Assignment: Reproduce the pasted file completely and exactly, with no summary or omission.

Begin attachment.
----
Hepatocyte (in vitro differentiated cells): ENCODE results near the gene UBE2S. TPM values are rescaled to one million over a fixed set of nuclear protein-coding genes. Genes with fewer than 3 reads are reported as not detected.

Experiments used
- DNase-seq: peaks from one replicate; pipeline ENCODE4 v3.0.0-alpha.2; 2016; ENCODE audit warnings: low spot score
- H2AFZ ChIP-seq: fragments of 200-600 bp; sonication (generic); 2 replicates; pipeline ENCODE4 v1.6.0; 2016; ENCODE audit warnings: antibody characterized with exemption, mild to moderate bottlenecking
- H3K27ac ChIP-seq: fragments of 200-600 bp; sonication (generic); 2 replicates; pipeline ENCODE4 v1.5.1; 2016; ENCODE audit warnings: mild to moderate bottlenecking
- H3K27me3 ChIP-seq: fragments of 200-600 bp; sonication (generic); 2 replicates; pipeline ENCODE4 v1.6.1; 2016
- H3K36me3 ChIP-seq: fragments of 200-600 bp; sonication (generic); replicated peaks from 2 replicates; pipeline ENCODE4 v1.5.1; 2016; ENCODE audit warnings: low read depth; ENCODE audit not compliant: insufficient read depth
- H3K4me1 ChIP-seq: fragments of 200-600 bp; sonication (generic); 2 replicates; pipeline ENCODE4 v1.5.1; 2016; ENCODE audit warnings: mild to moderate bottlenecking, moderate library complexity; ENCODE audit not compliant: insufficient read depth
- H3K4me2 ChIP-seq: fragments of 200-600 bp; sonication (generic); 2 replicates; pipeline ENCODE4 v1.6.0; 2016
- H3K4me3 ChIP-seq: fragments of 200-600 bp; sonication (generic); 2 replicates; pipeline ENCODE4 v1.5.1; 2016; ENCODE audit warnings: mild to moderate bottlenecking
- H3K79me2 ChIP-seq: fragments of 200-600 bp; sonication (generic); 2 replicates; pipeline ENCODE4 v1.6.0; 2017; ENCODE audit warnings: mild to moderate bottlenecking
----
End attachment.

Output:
Hepatocyte (in vitro differentiated cells): ENCODE results near the gene UBE2S. TPM values are rescaled to one million over a fixed set of nuclear protein-coding genes. Genes with fewer than 3 reads are reported as not detected.

Experiments used
- DNase-seq: peaks from one replicate; pipeline ENCODE4 v3.0.0-alpha.2; 2016; ENCODE audit warnings: low spot score
- H2AFZ ChIP-seq: fragments of 200-600 bp; sonication (generic); 2 replicates; pipeline ENCODE4 v1.6.0; 2016; ENCODE audit warnings: antibody characterized with exemption, mild to moderate bottlenecking
- H3K27ac ChIP-seq: fragments of 200-600 bp; sonication (generic); 2 replicates; pipeline ENCODE4 v1.5.1; 2016; ENCODE audit warnings: mild to moderate bottlenecking
- H3K27me3 ChIP-seq: fragments of 200-600 bp; sonication (generic); 2 replicates; pipeline ENCODE4 v1.6.1; 2016
- H3K36me3 ChIP-seq: fragments of 200-600 bp; sonication (generic); replicated peaks from 2 replicates; pipeline ENCODE4 v1.5.1; 2016; ENCODE audit warnings: low read depth; ENCODE audit not compliant: insufficient read depth
- H3K4me1 ChIP-seq: fragments of 200-600 bp; sonication (generic); 2 replicates; pipeline ENCODE4 v1.5.1; 2016; ENCODE audit warnings: mild to moderate bottlenecking, moderate library complexity; ENCODE audit not compliant: insufficient read depth
- H3K4me2 ChIP-seq: fragments of 200-600 bp; sonication (generic); 2 replicates; pipeline ENCODE4 v1.6.0; 2016
- H3K4me3 ChIP-seq: fragments of 200-600 bp; sonication (generic); 2 replicates; pipeline ENCODE4 v1.5.1; 2016; ENCODE audit warnings: mild to moderate bottlenecking
- H3K79me2 ChIP-seq: fragments of 200-600 bp; sonication (generic); 2 replicates; pipeline ENCODE4 v1.6.0; 2017; ENCODE audit warnings: mild to moderate bottlenecking